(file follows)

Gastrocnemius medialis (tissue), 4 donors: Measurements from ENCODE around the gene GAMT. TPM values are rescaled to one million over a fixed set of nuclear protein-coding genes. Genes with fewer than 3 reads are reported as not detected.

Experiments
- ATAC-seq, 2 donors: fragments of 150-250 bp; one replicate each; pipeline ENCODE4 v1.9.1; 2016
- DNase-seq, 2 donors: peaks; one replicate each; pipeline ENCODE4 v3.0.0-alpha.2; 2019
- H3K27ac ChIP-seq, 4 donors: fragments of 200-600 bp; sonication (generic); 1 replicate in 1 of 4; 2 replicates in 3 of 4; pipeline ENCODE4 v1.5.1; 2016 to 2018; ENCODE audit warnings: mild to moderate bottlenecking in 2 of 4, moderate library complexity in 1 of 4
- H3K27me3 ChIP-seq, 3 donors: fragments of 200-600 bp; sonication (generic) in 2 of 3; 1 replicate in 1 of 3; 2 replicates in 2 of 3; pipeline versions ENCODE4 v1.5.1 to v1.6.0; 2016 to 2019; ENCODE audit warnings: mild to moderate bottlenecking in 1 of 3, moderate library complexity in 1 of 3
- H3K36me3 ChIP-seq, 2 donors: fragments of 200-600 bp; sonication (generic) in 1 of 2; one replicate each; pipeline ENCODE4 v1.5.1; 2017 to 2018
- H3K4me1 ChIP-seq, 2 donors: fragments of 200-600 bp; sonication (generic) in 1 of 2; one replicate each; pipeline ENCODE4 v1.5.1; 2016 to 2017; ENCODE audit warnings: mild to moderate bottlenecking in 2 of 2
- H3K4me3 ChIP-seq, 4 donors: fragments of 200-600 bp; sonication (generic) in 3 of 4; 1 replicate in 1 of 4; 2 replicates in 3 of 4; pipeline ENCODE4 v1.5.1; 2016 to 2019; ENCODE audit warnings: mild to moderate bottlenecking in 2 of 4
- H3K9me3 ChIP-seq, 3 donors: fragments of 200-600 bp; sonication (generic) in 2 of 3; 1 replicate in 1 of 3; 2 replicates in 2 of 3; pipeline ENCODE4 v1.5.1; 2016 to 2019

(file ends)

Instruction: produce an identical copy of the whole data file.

Gastrocnemius medialis (tissue), 4 donors: Measurements from ENCODE around the gene GAMT. TPM values are rescaled to one million over a fixed set of nuclear protein-coding genes. Genes with fewer than 3 reads are reported as not detected.

Experiments
- ATAC-seq, 2 donors: fragments of 150-250 bp; one replicate each; pipeline ENCODE4 v1.9.1; 2016
- DNase-seq, 2 donors: peaks; one replicate each; pipeline ENCODE4 v3.0.0-alpha.2; 2019
- H3K27ac ChIP-seq, 4 donors: fragments of 200-600 bp; sonication (generic); 1 replicate in 1 of 4; 2 replicates in 3 of 4; pipeline ENCODE4 v1.5.1; 2016 to 2018; ENCODE audit warnings: mild to moderate bottlenecking in 2 of 4, moderate library complexity in 1 of 4
- H3K27me3 ChIP-seq, 3 donors: fragments of 200-600 bp; sonication (generic) in 2 of 3; 1 replicate in 1 of 3; 2 replicates in 2 of 3; pipeline versions ENCODE4 v1.5.1 to v1.6.0; 2016 to 2019; ENCODE audit warnings: mild to moderate bottlenecking in 1 of 3, moderate library complexity in 1 of 3
- H3K36me3 ChIP-seq, 2 donors: fragments of 200-600 bp; sonication (generic) in 1 of 2; one replicate each; pipeline ENCODE4 v1.5.1; 2017 to 2018
- H3K4me1 ChIP-seq, 2 donors: fragments of 200-600 bp; sonication (generic) in 1 of 2; one replicate each; pipeline ENCODE4 v1.5.1; 2016 to 2017; ENCODE audit warnings: mild to moderate bottlenecking in 2 of 2
- H3K4me3 ChIP-seq, 4 donors: fragments of 200-600 bp; sonication (generic) in 3 of 4; 1 replicate in 1 of 4; 2 replicates in 3 of 4; pipeline ENCODE4 v1.5.1; 2016 to 2019; ENCODE audit warnings: mild to moderate bottlenecking in 2 of 4
- H3K9me3 ChIP-seq, 3 donors: fragments of 200-600 bp; sonication (generic) in 2 of 3; 1 replicate in 1 of 3; 2 replicates in 2 of 3; pipeline ENCODE4 v1.5.1; 2016 to 2019